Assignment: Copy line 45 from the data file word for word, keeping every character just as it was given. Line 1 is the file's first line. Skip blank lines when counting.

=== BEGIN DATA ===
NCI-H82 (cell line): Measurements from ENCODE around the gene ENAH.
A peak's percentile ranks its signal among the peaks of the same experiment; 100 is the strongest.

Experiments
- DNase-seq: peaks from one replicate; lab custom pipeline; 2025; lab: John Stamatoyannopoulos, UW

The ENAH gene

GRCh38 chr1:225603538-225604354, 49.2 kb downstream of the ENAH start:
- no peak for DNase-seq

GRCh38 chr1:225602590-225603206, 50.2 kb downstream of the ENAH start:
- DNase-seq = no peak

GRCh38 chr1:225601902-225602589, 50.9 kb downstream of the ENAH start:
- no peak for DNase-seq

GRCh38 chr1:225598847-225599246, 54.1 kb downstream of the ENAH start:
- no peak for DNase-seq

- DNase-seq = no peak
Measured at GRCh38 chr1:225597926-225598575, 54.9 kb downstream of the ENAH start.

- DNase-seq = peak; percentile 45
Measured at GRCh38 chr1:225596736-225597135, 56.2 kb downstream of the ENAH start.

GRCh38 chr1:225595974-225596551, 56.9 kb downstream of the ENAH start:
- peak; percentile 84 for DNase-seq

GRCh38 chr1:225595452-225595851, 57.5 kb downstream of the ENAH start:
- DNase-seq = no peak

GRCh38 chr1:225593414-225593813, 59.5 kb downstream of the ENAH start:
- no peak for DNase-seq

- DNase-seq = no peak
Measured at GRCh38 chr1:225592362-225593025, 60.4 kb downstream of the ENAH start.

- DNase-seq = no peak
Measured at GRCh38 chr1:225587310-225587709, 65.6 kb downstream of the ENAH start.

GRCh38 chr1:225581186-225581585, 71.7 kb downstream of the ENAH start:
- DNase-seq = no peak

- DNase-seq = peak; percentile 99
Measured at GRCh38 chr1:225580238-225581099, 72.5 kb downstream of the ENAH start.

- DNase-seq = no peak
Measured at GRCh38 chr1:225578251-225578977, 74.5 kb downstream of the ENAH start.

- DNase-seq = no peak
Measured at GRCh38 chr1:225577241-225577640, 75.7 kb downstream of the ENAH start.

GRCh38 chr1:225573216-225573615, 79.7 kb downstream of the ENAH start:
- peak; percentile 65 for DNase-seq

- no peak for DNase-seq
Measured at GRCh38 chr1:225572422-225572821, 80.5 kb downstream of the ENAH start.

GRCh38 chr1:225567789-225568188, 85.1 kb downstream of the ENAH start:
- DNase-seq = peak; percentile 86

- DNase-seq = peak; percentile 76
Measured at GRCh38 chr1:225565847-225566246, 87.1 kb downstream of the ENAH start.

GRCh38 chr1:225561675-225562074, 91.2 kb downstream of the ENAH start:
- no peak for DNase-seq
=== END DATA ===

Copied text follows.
- no peak for DNase-seq